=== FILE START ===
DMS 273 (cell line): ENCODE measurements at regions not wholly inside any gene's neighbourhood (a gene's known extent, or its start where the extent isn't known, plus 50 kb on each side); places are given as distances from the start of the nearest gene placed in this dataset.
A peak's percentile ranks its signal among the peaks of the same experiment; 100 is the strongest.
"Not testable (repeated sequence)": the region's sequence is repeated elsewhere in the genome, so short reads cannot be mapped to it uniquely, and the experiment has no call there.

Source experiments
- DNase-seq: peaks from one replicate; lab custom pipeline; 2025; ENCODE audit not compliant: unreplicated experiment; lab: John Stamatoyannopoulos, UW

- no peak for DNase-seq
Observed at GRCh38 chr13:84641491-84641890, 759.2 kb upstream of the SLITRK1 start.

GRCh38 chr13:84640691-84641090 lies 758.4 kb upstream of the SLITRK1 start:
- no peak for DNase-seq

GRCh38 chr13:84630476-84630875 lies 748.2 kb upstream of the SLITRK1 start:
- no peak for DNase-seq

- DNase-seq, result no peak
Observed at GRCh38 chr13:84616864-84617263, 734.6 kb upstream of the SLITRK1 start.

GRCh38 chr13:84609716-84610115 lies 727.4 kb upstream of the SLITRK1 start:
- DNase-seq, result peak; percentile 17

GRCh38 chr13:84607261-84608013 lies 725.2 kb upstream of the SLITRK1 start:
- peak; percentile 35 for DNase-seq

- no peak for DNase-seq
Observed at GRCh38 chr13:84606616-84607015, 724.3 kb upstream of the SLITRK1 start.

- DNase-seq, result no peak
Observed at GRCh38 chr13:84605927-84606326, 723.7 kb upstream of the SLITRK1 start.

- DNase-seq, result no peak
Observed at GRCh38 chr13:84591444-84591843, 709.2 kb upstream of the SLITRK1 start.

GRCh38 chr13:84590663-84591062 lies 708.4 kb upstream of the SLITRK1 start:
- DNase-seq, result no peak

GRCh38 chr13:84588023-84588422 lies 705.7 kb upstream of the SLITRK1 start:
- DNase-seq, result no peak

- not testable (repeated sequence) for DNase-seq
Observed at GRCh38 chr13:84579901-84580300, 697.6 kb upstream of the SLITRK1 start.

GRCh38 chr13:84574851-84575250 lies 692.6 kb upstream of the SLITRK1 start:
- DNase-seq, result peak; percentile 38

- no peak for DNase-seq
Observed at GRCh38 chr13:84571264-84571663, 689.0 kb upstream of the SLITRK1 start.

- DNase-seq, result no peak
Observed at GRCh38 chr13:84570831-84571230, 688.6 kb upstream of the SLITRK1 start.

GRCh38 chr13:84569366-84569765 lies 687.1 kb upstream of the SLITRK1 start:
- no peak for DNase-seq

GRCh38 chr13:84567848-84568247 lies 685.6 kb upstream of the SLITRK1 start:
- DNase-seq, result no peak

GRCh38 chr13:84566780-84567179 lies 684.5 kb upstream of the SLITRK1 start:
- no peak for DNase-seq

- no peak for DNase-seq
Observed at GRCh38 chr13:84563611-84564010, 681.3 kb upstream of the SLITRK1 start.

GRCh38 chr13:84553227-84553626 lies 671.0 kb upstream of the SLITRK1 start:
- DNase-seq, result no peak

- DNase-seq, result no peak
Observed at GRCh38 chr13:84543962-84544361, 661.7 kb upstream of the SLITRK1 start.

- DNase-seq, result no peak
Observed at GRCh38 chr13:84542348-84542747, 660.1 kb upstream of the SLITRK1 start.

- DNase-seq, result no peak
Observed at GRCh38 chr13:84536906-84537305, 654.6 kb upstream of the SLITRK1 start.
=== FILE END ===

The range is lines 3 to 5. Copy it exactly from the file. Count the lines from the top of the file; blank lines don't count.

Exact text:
"Not testable (repeated sequence)": the region's sequence is repeated elsewhere in the genome, so short reads cannot be mapped to it uniquely, and the experiment has no call there.

Source experiments
- DNase-seq: peaks from one replicate; lab custom pipeline; 2025; ENCODE audit not compliant: unreplicated experiment; lab: John Stamatoyannopoulos, UW